So my editor at The American didn’t think this was publishable material. He says conversations like the following don’t pull in the reader because there isn’t any context. I agreed with him and started writing something, but I’m going to put this up here anyway. Because though the conversations may be difficult to follow, I think they are a good description of our trip to Amsterdam last weekend.
Finding food is complicated in any country.
Me: Where should we eat?
Simon: I’m craving eggs and bacon. Let’s eat at that place we ate at once with Kim and Ryan. Do you remember?
Kari: I would eat eggs and bacon.
Me: I know, I’m hungry. I remember that restaurant—it was great. But how will we find it? I don’t know where we are, though this area does look kinda familiar.
Simon: All the streets in Amsterdam look familiar. Canals, boats, trees, benches, thin brick houses. And the streets go around in a half circle. The last time I was here alone I got so lost. I came back to the same square so many times that I thought I was in the movie Groundhog Day.
Kari: (laughs) Aren’t the canals so charming? I want to be in a boat, like them, (Kari points at a small boat chugging through the canal) with a glass of wine already. What a great way to spend a Sunday.
Dad: Next time babe.
Me: What about this restaurant? It looks good, and I’m so hungry. I really don’t care where we eat.
Simon: It’s too food nouveau. Too glass and metal.
Me: We’re going to walk forever if you’re looking for that particular place.
(Simon walks ahead and stops at the next corner. Waves his hands.)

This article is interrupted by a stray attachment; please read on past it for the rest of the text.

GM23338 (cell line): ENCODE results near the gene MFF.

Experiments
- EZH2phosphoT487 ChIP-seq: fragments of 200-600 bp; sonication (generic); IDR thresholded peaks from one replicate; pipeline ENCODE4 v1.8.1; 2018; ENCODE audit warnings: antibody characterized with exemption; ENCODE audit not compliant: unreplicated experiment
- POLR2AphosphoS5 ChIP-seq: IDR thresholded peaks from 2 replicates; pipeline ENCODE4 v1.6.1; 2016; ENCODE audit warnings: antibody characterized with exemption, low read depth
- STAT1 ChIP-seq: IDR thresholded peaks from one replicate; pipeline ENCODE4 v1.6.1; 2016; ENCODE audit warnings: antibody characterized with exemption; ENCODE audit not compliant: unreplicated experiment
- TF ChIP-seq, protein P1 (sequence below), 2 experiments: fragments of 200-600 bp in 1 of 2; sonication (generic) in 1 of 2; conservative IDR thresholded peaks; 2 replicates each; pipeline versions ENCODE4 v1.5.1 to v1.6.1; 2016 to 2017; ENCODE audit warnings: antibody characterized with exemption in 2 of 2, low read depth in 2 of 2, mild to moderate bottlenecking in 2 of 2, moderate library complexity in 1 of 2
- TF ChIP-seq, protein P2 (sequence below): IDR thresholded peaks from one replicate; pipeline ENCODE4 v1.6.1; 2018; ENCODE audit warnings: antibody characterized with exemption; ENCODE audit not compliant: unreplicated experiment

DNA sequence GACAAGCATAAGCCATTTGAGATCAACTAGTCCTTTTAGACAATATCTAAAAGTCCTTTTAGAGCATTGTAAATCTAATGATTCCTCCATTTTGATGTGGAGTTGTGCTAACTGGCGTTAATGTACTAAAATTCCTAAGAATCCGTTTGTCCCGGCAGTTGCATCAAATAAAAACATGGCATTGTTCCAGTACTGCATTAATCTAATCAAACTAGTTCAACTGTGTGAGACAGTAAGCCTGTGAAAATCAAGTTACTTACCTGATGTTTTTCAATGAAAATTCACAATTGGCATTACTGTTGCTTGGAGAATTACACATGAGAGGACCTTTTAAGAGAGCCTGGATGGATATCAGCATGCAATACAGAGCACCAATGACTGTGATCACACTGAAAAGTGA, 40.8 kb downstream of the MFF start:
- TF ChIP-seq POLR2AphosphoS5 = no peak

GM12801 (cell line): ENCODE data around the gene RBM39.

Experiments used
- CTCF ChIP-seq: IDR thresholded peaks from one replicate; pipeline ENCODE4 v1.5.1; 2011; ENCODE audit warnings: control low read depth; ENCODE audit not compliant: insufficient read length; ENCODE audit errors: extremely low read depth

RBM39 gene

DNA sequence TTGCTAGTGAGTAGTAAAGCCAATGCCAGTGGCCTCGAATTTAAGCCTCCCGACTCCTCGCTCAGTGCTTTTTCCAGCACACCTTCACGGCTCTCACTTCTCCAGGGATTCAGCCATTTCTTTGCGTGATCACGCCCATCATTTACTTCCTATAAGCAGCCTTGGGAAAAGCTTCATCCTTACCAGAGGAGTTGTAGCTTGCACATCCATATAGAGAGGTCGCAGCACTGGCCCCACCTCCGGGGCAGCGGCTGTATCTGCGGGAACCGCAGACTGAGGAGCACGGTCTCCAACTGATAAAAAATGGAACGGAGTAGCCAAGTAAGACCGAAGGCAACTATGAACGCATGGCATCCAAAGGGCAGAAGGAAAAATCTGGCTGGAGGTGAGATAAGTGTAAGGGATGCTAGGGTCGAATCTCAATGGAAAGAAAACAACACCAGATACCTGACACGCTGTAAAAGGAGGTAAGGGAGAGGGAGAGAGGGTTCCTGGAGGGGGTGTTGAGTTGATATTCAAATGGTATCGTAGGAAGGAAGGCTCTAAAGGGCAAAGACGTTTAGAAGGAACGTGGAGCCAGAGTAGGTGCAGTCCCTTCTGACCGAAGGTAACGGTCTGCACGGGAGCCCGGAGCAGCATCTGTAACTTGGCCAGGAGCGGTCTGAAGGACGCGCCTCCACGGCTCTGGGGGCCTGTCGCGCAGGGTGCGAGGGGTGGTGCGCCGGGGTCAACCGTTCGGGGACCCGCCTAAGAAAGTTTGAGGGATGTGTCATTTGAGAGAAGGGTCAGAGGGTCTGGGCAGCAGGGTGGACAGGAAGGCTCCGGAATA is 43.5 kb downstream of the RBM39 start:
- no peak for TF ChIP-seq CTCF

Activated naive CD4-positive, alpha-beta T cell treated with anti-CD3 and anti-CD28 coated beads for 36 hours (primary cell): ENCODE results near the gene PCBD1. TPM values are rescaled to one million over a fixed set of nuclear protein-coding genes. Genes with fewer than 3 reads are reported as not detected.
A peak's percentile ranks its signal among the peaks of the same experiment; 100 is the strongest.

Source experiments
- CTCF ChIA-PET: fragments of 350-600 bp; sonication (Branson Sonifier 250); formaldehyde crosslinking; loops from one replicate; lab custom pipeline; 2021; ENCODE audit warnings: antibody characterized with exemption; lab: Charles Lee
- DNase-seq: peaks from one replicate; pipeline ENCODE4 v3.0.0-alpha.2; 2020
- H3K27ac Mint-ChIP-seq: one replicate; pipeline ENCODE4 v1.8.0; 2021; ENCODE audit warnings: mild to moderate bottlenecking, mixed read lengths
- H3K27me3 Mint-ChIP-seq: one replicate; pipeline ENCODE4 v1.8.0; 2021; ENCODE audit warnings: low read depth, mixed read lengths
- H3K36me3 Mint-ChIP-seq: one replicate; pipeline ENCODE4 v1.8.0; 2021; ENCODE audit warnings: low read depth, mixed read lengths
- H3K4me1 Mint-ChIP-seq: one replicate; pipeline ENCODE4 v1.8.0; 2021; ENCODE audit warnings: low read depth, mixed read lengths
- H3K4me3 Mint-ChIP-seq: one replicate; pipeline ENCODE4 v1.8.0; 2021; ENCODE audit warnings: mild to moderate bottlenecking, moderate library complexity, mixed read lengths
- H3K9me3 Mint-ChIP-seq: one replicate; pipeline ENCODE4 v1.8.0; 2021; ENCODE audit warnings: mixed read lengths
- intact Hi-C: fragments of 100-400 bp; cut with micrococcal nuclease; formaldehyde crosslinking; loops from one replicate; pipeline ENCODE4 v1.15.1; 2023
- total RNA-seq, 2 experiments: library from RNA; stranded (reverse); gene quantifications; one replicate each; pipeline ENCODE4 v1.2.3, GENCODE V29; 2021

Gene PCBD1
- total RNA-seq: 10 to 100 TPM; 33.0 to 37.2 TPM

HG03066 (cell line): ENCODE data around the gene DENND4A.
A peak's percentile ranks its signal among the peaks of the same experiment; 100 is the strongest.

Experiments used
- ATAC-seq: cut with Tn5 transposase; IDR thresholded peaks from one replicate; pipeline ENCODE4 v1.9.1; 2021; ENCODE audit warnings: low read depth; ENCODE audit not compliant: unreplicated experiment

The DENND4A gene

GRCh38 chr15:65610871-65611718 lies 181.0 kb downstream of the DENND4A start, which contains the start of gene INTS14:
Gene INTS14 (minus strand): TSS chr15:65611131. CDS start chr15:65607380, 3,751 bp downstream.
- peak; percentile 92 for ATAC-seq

Dad: Looks like he found it!
Kari: Yum, looks good, and I love it here. The small counter and chairs, and the food smells delicious.
Me: Sorry I doubted you. I’m just so hungry.
In the bookstore.
Me: I read online that this book has gotten really popular here in The Netherlands all of a sudden.
Me: Yeah. It’s so strange. It was written in the mid-60s by an American, John Williams, and it was never even this popular in the States. But I’ve seen it all over the bookstores here.
Simon: It’s about stoners. That’s why it’s popular here.
Me: No. It has nothing to do with stoners. It’s about an academic. The plot seems like it would be really boring, nothing much happens to the main character. His last name is Stoner. But it’s a great book.
Simon: Aren’t people disappointed it’s not about stoners?
Walking in Amsterdam in early June can be cold.
Kari: I’m so glad I packed this down vest. I grabbed it at the last minute with the only closed shoes I brought. The weather was predicted to be 70 degrees here. Boy was it wrong!
Me: I always pack clothes that are too light. But this sweatshirt I bought saved me.
Simon: It’s the wind. It must be blowing off the North Sea.
Kari: I think your dad needs a scarf.
Dad: Why? Because I’m all hunched up.
Simon: You have to be freezing. You’re only wearing that jacket. Here, take my scarf and hat.
Kari: They look so good on you! We’re going to get you a scarf.
Walking in Amsterdam can also be hazardous.
Simon: We made it across the Leidseplein!
Me: I can’t believe it. Bikes, trams, pedestrians coming from all directions.
Simon: The problem is everything’s so silent. You can hardly hear the bikes or trams coming until they’re right in on top of you, ringing their bells.
Me: But look how few cars there are. I wouldn’t mind living in a city like this. It’s hardly a city. It’s so small, smaller than Rome.
Simon: And it’s so organized.
Me: Organized chaos. Everyone sticks to their particular lane.
And only in Amsterdam.
Me: Look at this article about two sisters.
Simon: “A combined century of work between the two of them.” And now they’re retiring. Here Jeff, read this.
Dad: Look at these women! It says that the younger sister was seen a month ago still waving to customers from her window in the Red Light District.
Me: And the older retired earlier because of arthritis.
Dad: I can’t imagine they were still working. Who would sleep with them?
Me: Maybe all their experience kept them in demand.
Kari: There were some surprisingly unattractive women in the windows when we passed through.
Me: What a weird city.
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